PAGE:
These instructors are demonstrating how a single-point sling can be used to choke. Each of these particular individuals has an extensive martial-arts background and fully understands the dynamics of this technique. How many times do you think either of them has choked an adversary with a single-point sling “in the line of duty?” How important is that fact to your training?

When Jeff Cooper founded the American Pistol Institute (now known as Gunsite Training Center), he standardized a method for teaching the uninitiated the skills necessary to competently fight with a gun. Since then, the art and profession of firearms training has become a small industry. Hundreds have set forth to make their mark in the field, giving rise to economic pressure and competition for both institutional and individual customers. Advertising and self-promotion have been the result. Instructors used to claim they invented techniques—now they invent entire vocabularies.

All this hype leaves both providers and consumers of training services with a problem. How do we sort out which claims and selling points have substance in an industry which is not yet sufficiently mature to have developed standards by which one might predict who will perform effectively as an instructor?

There has been a lot of discussion about standards in the past five years or so, but so far there has been very little progress in articulating measures by which one might evaluate either an instructor or the instruction he provides. Trainers who work in the industry know the most about the subject, but all organized efforts to obtain consensus in the matter have failed for a number of reasons. Chief among these are: (1) the “glass house” syndrome (an unwritten rule within the industry that no instructor will publicly criticize the methods, background or results obtained by another, lest they themselves become the target of criticism); (2) self interest (which destroys objectivity); (3) industry politics (“standards are necessary, as long as I or my organization establish them”); (4) agency politics (“since we are the best, the way we do things here is, by definition, the standard”); (5) enormous egos (“since I am the best, the way I was trained must be, by definition, the standard”); and, ultimately, (6) the lack of any empirical verification of any standard.

This is a problem for those who wish to obtain competent training for themselves or those in their charge, and get their money’s worth. It is a problem for those trainers who are experienced and competent, but who lack the time, money or stomach for relentless self-promotion. It is also a problem for those devoted to the art and profession of firearms training, who see the field being diminished by those who sell the sizzle because they have no steak, or, in fairness, because those to whom they are trying to sell prefer the sizzle and have never seen a steak.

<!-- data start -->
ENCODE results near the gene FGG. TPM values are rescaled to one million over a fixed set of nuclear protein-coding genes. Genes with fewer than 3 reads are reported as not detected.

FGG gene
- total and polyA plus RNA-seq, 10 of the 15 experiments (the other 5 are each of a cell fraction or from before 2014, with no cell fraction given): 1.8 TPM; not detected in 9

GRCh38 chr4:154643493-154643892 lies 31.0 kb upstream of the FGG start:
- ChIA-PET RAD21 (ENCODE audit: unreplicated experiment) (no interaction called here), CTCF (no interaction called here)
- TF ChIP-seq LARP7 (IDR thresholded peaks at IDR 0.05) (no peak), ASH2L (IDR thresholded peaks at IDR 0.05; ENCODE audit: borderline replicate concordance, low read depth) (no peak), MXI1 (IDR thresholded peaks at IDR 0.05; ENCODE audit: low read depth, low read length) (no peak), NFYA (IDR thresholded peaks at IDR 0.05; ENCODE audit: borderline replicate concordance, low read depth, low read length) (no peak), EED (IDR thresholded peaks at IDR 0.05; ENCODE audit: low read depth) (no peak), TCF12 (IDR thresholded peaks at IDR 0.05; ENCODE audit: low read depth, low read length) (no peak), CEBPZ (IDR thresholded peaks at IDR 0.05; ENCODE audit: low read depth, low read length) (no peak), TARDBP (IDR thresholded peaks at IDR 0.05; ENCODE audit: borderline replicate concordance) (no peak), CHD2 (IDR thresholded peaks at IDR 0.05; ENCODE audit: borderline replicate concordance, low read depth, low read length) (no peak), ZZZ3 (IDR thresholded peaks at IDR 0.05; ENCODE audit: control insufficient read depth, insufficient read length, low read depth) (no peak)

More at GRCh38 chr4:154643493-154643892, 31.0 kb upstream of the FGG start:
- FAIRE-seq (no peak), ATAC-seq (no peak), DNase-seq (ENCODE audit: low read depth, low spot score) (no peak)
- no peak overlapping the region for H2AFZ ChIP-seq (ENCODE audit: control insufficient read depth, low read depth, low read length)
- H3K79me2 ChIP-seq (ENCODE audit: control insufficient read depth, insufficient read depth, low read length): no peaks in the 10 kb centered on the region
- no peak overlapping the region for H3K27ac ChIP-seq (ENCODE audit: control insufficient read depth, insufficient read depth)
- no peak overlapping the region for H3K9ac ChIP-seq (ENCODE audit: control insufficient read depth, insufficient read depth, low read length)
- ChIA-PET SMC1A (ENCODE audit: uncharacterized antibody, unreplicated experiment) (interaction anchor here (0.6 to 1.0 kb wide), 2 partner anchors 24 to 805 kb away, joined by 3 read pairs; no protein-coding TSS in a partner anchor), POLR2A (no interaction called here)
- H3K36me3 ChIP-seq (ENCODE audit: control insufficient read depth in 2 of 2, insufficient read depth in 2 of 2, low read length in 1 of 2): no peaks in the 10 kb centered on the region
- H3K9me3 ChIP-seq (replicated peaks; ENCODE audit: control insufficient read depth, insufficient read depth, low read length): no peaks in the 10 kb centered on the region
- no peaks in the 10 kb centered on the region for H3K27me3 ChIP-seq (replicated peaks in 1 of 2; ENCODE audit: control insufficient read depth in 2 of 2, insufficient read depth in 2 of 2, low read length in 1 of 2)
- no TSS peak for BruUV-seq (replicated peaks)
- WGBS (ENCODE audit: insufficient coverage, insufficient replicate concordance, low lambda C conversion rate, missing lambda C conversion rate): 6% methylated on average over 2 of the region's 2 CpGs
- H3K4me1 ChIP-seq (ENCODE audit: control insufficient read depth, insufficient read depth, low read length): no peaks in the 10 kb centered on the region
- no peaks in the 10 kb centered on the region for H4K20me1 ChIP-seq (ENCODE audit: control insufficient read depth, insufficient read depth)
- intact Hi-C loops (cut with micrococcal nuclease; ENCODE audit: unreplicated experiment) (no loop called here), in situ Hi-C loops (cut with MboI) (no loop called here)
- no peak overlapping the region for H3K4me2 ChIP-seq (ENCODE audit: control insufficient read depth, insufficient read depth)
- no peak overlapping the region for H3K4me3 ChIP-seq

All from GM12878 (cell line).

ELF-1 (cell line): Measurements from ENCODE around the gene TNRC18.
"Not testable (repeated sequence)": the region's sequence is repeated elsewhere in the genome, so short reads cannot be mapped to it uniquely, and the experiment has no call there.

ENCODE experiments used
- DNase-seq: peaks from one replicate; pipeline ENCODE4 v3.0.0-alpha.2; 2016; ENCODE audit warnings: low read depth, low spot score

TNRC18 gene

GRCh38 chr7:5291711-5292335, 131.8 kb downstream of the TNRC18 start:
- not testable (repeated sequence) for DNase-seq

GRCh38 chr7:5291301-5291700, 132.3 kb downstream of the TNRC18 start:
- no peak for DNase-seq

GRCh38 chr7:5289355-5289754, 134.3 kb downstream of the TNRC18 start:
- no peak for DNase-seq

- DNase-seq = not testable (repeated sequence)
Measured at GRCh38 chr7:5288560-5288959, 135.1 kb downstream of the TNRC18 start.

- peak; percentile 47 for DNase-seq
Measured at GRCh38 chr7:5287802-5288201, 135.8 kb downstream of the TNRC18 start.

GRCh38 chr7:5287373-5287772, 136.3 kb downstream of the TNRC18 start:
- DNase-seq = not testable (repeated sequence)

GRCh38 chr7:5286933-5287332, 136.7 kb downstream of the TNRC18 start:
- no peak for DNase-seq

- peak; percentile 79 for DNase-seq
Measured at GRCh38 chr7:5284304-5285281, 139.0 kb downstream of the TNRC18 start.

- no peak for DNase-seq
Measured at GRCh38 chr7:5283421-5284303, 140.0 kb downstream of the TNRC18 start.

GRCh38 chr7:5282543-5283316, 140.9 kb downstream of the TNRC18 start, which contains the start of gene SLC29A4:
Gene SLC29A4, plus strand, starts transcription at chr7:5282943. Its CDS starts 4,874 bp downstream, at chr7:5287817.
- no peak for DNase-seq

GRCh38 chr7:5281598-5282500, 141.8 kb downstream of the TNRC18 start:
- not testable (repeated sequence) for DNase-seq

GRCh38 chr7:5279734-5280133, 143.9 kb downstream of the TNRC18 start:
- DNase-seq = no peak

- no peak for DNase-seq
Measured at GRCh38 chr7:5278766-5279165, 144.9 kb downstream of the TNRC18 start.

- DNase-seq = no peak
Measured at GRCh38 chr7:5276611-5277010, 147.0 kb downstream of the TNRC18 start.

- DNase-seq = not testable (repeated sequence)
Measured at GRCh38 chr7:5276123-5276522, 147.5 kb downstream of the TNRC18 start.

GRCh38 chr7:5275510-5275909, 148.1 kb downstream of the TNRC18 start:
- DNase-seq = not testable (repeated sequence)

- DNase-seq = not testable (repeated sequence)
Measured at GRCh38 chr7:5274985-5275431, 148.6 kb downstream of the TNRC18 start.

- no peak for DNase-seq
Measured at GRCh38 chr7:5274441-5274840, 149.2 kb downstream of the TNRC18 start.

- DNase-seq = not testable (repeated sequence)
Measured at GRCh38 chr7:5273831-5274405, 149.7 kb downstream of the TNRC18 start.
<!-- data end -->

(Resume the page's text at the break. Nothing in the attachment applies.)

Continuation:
I do not have a solution, but I may have a place to start. As with the definitions of art and pornography, the definition of good firearms instruction is hard to pin down. We might begin the search for those elusive criteria by cutting away everything that does not look like a criterion, and then examine what we have left.

There are some generally agreed-upon truths about what is not relevant in predicting the quality of instruction a particular instructor may provide. The uselessness of these indicators of competence is often discussed in private by those in the industry, but generally is not acknowledged in public. This is because one or more of these false criteria will serve as a useful marketing tool for just about everyone. With so many people invested in selling themselves with one or more of these points, the worthlessness of these putative indicators of competence becomes the white elephant that nobody wants to mention.

For this reason, I anticipate including any of these on my list of non-predictive information will be controversial with somebody. So be it. At least we will be talking about the elephant.

This woman has a problem. She needs a particular set of skills to solve it. What about her instructor made him a good choice to teach her what she needs to know now?


The notion that police, as a group, know anything more about shooting, fighting or shooting while in a fight, is a myth. My guess (and it is a guess) is that about the same percentage of sworn officers know how to shoot well as members of the general public, and for the same reason—they were interested as individuals, and on their own sought training and gained experience. Very, very little of what the vast majority of police do has anything to do with shooting, and the great majority of police firearms training is perfunctory.


Whether this is a plus or a minus will depend entirely upon the particular department and what it considers “instruction.” “Instructor” slots in many departments are handed out as political favors, a place to put an officer who is physically disabled or so incompetent the administration is afraid to put them on the street. In many departments the “instructors” are there to run people through annual courses of fire for purposes of qualification, with little or no actual instruction involved.

Programs of instruction in police departments are also prescribed, and instructors are usually directed by higher authority to rigidly follow the set regimen. At the end of five years an instructor in such a program may say he taught 250 classes, when in fact he taught the same class 250 times. The depth of experience is not what it might appear to be.